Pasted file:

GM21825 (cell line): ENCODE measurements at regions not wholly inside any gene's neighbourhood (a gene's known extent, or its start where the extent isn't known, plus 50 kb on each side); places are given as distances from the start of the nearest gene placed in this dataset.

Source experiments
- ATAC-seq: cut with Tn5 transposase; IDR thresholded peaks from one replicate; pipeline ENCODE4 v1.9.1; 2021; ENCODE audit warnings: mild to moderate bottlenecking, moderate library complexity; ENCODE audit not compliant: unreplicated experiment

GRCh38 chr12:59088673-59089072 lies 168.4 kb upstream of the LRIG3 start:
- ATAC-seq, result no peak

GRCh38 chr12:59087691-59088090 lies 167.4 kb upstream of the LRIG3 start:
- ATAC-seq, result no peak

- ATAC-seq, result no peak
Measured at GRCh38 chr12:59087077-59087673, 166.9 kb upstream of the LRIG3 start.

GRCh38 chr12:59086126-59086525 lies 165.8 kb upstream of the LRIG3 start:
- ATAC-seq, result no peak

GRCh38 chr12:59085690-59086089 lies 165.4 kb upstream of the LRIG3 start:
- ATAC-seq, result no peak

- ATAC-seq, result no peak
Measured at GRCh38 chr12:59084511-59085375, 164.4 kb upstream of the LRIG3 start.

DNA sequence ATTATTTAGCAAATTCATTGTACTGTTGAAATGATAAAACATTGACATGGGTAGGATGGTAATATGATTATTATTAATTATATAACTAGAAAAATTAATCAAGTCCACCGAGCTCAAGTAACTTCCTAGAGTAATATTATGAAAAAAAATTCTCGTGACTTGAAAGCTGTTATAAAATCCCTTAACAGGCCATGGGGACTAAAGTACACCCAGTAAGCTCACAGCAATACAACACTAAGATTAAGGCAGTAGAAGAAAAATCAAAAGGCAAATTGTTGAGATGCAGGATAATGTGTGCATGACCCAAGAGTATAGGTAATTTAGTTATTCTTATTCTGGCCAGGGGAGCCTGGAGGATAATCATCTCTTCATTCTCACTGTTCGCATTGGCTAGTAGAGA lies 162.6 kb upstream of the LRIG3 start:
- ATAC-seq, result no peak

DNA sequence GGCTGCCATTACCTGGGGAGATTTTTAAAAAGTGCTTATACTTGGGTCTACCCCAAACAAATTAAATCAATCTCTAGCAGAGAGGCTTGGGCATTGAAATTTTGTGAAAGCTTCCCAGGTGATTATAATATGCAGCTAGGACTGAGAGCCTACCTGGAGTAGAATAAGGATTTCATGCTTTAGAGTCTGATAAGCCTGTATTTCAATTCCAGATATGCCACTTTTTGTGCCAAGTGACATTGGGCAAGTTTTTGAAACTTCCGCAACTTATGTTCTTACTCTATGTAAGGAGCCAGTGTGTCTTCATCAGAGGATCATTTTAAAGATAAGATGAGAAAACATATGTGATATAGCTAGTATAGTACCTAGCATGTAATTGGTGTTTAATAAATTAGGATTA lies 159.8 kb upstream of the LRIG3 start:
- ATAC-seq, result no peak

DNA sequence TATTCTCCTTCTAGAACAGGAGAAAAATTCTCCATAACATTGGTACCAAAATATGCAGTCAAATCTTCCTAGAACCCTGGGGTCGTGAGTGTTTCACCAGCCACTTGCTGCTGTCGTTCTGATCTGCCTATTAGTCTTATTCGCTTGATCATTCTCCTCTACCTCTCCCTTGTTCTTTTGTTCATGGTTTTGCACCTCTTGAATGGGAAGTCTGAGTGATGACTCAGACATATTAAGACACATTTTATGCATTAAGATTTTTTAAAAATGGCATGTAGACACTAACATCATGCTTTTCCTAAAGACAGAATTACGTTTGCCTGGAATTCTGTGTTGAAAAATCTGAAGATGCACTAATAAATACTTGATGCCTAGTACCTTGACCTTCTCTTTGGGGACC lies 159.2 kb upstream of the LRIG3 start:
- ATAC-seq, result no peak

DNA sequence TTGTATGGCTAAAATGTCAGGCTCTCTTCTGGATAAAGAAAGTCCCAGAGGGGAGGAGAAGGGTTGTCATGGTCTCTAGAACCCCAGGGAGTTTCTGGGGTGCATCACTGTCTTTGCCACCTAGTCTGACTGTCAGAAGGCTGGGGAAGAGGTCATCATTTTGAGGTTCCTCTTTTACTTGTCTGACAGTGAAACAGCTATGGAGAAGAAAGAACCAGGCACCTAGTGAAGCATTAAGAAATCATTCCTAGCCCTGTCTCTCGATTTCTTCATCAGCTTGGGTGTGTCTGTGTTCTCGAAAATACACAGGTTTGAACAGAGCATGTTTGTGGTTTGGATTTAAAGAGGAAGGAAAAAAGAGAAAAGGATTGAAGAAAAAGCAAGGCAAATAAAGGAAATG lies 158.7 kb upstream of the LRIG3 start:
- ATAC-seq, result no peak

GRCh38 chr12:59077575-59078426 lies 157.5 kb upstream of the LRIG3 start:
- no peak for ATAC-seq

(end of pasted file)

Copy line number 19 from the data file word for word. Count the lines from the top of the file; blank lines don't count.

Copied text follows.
- ATAC-seq, result no peak